There’s an inspirational paragraph making the rounds on Instagram and Pinterest that’s being attributed to legendary Vogue editor Diana Vreeland — but the fashion icon never said or wrote it, and it’s been circulating online for almost 10 years with the wrong attribution.
The quote has been making the rounds for a while, but enjoyed a resurgence of popularity on Instagram recently when stylist and “Mad Men” costumer Janie Bryant posted it on her Instagram. Here’s what it looks like:
In case you can’t make out the blurry text above, here’s the full quote:
“You Don’t Have to Be Pretty. You don’t owe prettiness to anyone. Not to your boyfriend/spouse/partner, not to your co-workers, especially not to random men on the street. You don’t owe it to your mother, you don’t owe it to your children, you don’t owe it to civilisation in general. Prettiness is not a rent you pay for occupying a space marked ‘female.’ – Diana Vreeland”
It’s a powerful few sentences, superimposed on an Andy Warhol Polaroid shot of Vreeland from a 1973 session. With its feel-good, empowering message, it’s easy to see why the quote is being passed around so much.
But when I first saw it, the use of the word “random” and the slash-heavy punctuation gave me pause. It seemed clear that Vreeland, who was born in Paris and died in 1989, wasn’t alive long enough to see those writing tropes come into style.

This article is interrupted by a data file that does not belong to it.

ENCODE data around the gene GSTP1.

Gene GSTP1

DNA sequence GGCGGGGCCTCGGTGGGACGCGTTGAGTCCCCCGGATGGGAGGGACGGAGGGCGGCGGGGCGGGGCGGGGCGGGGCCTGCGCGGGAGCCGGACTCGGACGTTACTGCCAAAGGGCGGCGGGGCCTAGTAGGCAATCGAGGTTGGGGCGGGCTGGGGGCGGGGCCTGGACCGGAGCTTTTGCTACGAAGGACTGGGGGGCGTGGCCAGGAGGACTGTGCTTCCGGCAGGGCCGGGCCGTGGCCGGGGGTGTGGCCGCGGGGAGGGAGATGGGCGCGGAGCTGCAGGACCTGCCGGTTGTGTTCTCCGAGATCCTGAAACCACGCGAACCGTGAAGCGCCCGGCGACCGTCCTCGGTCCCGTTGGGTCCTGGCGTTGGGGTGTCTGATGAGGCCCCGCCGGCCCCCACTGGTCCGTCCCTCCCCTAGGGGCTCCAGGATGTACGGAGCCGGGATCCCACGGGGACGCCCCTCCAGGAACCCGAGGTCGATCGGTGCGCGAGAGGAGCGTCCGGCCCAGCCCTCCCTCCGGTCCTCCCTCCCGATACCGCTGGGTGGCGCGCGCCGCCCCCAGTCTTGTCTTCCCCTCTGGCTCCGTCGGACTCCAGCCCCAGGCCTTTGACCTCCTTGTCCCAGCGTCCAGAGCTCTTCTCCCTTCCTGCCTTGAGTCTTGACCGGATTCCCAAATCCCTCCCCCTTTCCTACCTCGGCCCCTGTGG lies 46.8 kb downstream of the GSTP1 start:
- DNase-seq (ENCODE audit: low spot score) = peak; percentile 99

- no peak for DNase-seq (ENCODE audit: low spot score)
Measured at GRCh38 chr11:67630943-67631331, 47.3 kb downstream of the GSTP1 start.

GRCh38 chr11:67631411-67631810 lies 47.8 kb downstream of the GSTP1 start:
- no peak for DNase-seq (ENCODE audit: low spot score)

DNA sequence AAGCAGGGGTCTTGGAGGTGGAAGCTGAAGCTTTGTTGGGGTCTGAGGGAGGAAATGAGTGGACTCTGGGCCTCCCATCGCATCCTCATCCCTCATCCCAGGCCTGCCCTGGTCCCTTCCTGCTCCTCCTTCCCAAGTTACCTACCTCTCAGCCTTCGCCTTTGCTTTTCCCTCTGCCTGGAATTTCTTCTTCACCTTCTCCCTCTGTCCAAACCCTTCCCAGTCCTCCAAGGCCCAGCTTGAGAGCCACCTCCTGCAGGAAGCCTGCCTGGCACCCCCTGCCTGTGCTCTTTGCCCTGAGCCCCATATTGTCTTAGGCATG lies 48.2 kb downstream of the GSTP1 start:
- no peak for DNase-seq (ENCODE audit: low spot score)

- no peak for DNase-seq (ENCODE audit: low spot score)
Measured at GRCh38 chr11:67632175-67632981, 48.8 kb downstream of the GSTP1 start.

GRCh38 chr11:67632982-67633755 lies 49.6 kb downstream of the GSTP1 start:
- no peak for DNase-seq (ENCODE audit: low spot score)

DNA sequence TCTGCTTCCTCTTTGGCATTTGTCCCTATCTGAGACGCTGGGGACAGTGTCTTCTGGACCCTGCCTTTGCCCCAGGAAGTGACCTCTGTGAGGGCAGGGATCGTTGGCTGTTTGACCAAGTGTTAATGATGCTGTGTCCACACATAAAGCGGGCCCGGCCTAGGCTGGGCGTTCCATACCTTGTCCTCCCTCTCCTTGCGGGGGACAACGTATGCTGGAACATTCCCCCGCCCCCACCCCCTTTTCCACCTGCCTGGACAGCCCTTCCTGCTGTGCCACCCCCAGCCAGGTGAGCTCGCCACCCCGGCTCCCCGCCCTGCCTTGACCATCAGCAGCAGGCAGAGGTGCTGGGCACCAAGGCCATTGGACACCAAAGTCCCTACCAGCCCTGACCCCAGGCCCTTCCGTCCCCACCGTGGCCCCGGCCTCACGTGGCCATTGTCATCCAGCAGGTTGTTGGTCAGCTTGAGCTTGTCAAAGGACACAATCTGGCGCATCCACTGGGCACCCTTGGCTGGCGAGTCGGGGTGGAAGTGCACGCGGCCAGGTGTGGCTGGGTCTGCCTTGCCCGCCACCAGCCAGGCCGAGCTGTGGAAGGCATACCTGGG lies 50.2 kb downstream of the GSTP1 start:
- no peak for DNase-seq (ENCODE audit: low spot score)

As a Harper’s Bazaar columnist and Vogue editor, Vreeland was responsible for plenty of kicky quotes about femininity and style. But “You Don’t Have to Be Pretty” isn’t one of them.
So with a little googling, I learned that the entire paragraph quoted above actually belongs to Erin McKean, an author, editor, and blogger. And she wrote it way back in 2006.
McKean wrote the paragraph as part of a post on her blog, A Dress A Day. McKean’s commenters had been discussing “the fact that it can be *really* hard to look good in leggings,” McKean writes. This got the writer thinking about why women feel such pressure to “look good,” anyway.
So she wrote a few paragraphs about it, one of which really struck a chord with readers and became part of the meme.
But how did it end up being associated with Vreeland? Well, McKean used the Warhol photo of Vreeland to illustrate her post. So maybe a reader assumed Vreeland had written the paragraph, then created the meme. We contacted McKean for comment, but haven’t heard back.
The website Quote Investigator was also hot on the trail of this bogus quote meme a year ago. They’d also seen it attributed to humorist Fran Lebowitz, but we haven’t seen any instances of that.
Instead, users of Pinterest, Tumblr, Instagram — and even a BuzzFeed staffer — continue to misattribute McKean’s quote. So McKean is going without credit for her great quote, and Vreeland’s search results are being dominated by something she never said.